Several limitations should be considered regarding the findings of the present study. The assessment of early life trauma was determined through a self-report measure, which might have been susceptible to memory biases and difficulties recalling early life events. Moreover, given that the frequency of gene polymorphisms varies across ethnic groups, and that their influence on behavior might vary by ethnicity, the present sample included only Euro-Caucasian individuals. Thus, the present findings might not be generalizable to other ethnicities. Nonetheless, the present findings suggest that the relationship between early life trauma and later-life cognitive flexibility might depend on the presence of the BDNF Val66Met polymorphism as well as the development stage at which the trauma has occurred. Moreover, the present findings provide further understanding into the factors (i.e., genetic and early life experiences) that might be associated with individual differences in the ability to adapt to continuous changing environments and goal-directed behaviors, such as problem-solving and decision-making.
RG, KD, and HA contributed equally to the conception and study design, data acquisition, analysis, and interpretation as well as drafting, revising, and final approval of the present manuscript.
This work was supported by the Natural Sciences and Engineering Research Council of Canada under Grant 9180.
Conflict of Interest Statement
The authors declare that the research was conducted in the absence of any commercial or financial relationships that could be construed as a potential conflict of interest.
Aas, M., Haukvik, U. K., Djurovic, S., Bergmann, Ø., Athanasiu, L., Tesli, M. S., et al. (2013). BDNF val66met modulates the association between childhood trauma, cognitive and brain abnormalities in psychoses. Prog. Neuropsychopharmacol. Biol. Psychiatry. 46, 181–188. doi: 10.1016/j.pnpbp.2013.07.008
Anisman, H., Merali, Z., and Hayley, S. (2008). Neurotransmitter, peptide and cytokine processes in relation to depressive disorder: comorbidity between depression and neurodegenerative disorders. Prog. Neurobiol. 85, 1–74. doi: 10.1016/j.pneurobio.2008.01.004
Arnsten, A. F., Raskind, M. A., Taylor, F. B., and Connor, D. F. (2015). The effects of stress exposure on prefrontal cortex: translating basic research into successful treatments for post-traumatic stress disorder. Neurobiol. Stress 1, 89–99. doi: 10.1016/j.ynstr.2014.10.002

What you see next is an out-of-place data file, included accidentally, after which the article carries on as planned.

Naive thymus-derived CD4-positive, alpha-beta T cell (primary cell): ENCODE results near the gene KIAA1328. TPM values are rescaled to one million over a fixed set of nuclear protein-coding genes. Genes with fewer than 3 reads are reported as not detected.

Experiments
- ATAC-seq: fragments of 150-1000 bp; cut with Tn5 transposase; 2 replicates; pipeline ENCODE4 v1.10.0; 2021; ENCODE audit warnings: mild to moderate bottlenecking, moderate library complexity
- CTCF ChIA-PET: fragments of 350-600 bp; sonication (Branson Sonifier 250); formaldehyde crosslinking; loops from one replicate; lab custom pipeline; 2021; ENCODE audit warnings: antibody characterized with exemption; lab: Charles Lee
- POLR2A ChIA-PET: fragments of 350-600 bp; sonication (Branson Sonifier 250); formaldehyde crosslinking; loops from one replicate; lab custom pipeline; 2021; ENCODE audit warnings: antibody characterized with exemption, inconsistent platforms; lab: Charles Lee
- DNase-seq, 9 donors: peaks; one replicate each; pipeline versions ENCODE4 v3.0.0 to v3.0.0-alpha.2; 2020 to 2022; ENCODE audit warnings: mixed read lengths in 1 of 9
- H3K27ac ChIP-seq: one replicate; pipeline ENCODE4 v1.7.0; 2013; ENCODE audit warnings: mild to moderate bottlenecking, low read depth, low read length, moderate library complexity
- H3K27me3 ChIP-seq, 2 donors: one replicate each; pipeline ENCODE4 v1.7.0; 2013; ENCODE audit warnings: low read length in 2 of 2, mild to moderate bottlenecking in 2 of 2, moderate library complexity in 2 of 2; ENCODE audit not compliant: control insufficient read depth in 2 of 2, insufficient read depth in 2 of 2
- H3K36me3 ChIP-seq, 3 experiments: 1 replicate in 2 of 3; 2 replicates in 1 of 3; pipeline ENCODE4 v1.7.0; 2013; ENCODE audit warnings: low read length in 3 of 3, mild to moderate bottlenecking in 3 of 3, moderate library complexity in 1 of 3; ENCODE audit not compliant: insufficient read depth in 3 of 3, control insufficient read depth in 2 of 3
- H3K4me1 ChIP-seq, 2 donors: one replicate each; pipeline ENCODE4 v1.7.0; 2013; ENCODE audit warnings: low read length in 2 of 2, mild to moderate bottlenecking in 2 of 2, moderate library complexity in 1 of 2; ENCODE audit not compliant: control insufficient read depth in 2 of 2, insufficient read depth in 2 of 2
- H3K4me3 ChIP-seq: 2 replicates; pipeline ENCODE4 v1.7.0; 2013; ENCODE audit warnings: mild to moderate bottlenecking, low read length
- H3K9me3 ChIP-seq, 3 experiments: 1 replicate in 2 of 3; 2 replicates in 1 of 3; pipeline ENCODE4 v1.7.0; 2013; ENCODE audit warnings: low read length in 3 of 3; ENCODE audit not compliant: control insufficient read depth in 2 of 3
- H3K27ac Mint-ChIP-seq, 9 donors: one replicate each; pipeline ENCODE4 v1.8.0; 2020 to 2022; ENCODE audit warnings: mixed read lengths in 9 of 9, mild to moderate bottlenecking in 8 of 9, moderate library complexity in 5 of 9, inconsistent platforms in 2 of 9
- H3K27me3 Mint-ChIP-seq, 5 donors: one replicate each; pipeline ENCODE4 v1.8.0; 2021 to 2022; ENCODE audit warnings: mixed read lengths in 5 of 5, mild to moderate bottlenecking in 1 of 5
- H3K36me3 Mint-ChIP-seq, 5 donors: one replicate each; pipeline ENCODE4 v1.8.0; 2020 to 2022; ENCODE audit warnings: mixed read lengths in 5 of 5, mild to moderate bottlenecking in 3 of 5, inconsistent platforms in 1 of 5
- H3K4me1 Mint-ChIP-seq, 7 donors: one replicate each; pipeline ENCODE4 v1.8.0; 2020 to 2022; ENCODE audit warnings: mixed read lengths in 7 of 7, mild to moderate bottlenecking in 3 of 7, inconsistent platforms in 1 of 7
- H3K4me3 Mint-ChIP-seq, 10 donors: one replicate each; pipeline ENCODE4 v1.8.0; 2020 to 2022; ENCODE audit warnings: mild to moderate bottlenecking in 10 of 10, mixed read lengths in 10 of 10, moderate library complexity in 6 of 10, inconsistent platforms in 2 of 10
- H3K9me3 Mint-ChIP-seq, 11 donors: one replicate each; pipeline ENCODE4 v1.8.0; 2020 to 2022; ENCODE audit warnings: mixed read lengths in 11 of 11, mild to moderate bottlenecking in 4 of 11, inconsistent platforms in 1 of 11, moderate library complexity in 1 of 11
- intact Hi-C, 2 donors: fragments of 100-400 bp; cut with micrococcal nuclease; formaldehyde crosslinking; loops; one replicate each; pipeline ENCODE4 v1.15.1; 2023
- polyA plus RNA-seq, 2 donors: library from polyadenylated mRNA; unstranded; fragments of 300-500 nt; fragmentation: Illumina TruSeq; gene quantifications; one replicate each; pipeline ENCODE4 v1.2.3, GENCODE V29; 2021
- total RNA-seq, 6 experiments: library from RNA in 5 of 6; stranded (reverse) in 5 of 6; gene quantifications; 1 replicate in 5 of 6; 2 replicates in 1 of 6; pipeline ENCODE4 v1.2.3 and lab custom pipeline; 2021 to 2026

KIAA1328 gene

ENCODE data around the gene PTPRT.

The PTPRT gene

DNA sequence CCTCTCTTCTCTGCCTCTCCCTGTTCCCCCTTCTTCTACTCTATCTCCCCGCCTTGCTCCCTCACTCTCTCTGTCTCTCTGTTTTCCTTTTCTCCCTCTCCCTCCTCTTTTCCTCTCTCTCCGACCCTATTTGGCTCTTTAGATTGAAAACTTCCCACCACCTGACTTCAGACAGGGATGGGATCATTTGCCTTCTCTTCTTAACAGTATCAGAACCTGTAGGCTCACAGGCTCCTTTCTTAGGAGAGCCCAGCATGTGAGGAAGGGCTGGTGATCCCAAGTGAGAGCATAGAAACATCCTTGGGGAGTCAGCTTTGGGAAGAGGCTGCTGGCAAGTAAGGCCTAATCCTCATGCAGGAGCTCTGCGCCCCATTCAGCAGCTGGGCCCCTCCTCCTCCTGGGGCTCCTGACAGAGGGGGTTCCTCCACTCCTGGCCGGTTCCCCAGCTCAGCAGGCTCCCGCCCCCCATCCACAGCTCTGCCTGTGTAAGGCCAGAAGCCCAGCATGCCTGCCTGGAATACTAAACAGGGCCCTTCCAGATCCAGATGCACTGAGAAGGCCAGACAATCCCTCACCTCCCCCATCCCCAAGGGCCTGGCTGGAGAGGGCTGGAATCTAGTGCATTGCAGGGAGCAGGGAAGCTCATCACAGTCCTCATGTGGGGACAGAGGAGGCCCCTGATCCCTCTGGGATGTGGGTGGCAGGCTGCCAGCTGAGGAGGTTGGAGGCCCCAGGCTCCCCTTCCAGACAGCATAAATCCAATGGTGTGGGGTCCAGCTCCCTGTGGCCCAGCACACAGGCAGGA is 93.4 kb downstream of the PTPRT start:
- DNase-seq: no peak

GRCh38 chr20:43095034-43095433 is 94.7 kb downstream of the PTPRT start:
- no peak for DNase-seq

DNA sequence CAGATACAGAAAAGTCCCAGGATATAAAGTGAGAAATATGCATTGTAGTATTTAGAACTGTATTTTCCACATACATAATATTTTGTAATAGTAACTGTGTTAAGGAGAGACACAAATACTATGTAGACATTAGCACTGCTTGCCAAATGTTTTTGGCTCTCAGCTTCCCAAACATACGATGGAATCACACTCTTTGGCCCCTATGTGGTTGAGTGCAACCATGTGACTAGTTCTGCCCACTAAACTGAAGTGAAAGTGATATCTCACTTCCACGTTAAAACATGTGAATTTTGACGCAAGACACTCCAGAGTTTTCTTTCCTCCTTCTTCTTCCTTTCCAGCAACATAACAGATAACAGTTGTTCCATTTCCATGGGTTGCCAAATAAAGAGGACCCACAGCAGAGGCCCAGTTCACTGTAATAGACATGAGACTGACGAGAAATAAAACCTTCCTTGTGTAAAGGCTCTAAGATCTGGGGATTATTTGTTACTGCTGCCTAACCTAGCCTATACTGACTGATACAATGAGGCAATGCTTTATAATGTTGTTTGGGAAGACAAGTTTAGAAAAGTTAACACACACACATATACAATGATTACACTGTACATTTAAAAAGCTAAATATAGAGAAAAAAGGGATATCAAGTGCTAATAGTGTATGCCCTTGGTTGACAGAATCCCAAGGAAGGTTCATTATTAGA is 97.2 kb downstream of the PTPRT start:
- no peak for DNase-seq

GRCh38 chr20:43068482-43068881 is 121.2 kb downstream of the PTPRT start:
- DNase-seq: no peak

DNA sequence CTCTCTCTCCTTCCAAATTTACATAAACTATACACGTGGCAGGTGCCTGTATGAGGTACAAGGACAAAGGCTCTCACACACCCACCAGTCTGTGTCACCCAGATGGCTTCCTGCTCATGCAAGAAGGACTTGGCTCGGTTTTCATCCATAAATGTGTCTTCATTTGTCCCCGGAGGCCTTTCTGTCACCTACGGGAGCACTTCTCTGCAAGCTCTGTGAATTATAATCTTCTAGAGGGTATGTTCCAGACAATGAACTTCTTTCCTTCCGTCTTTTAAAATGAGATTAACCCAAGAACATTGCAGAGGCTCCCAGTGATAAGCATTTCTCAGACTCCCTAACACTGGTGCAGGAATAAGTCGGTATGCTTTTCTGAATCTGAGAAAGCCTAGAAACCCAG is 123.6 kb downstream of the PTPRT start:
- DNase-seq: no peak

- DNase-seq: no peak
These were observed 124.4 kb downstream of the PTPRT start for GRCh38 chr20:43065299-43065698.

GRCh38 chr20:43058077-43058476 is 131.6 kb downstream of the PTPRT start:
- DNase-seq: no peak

Baudin, A., Blot, K., Verney, C., Estevez, L., Santamaria, J., Gressens, P., et al. (2012). Maternal deprivation induces deficits in temporal memory and cognitive flexibility and exaggerates synaptic plasticity in the rat medial prefrontal cortex. Neurobiol. Learn. Mem. 98, 207–214. doi: 10.1016/j.nlm.2012.08.004
Boone, K. B., Ghaffarian, S., Lesser, I. M., and Hill-Gutierrez, E. G. Berman, N. (1993). Wisconsin Card Sorting Test performance in healthy, older adults: relationship to age, sex, education, and IQ. J. Clin. Psychol. 49, 54–60. doi: 10.1002/1097-4679(199301)49:1<54::AID-JCLP2270490108>3.0.CO2-6
Caldwell, W., McInnis, O. A., McQuaid, R. J., Liu, G., Stead, J. D., Anisman, H., et al. (2013). The role of the Val66Met polymorphism of the brain derived neurotrophic factor gene in coping strategies relevant to depressive symptoms. PLoS ONE 8:e65547. doi: 10.1371/journal.pone.0065547
Cepeda, N. J., Kramer, A. F., and Gonzalez de Sather, J. (2001). Changes in executive control across the life span: examination of task-switching performance. Dev. Psychol. 37:715. doi: 10.1037/0012-1618.104.22.1685
Chamberlain, S. R., Fineberg, N. A., Blackwell, A. D., Robbins, T. W., and Sahakian, B. J. (2006). Motor inhibition and cognitive flexibility in obsessive-compulsive disorder and trichotillomania. Am. J. Psychiatry 163, 1282–1284. doi: 10.1176/ajp.2006.163.7.1282
Clasen, P. C., Wells, T. T., Knopik, V. S., McGeary, J. E., and Beevers, C. G. (2011). 5-HTTLPR and BDNF Val66Met polymorphisms moderate effects of stress on rumination. Genes Brain Behav. 10, 740–746. doi: 10.1111/j.1601-183X.2011.00715.x
D'Amore, D. E., Tracy, B. A., and Parikh, V. (2013). Exogenous BDNF facilitates strategy set-shifting by modulating glutamate dynamics in the dorsal striatum. Neuropharmacology 75, 312–323. doi: 10.1016/j.neuropharm.2013.07.033
de Waal, M. M., Dekker, J. J., Kikkert, M. J., Kleinhesselink, M. D., and Goudriaan, A. E. (2017). Gender differences in characteristics of physical and sexual victimization in patients with dual diagnosis: a cross-sectional study. BMC Psychiatry 17:270. doi: 10.1186/s12888-017-1413-0
Dick, A. S. (2014). The development of cognitive flexibility beyond the preschool period: an investigation using a modified Flexible Item Selection Task. J. Exp. Child Psychol. 125, 13–34. doi: 10.1016/j.jecp.2014.01.021
Egan, M. F., Kojima, M., Callicott, J. H., Goldberg, T. E., Kolachana, B. S., Bertolino, A., et al. (2003). The BDNF val66met polymorphism affects activity-dependent secretion of BDNF and human memory and hippocampal function. Cell 112, 257–269. doi: 10.1016/S0092-8674(03)00035-7
Gatt, J. M., Nemeroff, C. B., Dobson-Stone, C., Paul, R. H., Bryant, R. A., Schofield, P. R., et al. (2009). Interactions between BDNF Val66Met polymorphism and early life stress predict brain and arousal pathways to syndromal depression and anxiety. Mol. Psychiatry 14, 681–695. doi: 10.1038/mp.2008.143
Han, X., Wang, W., Xue, X., Shao, F., and Li, N. (2011). Brief social isolation in early adolescence affects reversal learning and forebrain BDNF expression in adult rats. Brain Res. Bull. 86, 173–178. doi: 10.1016/j.brainresbull.2011.07.008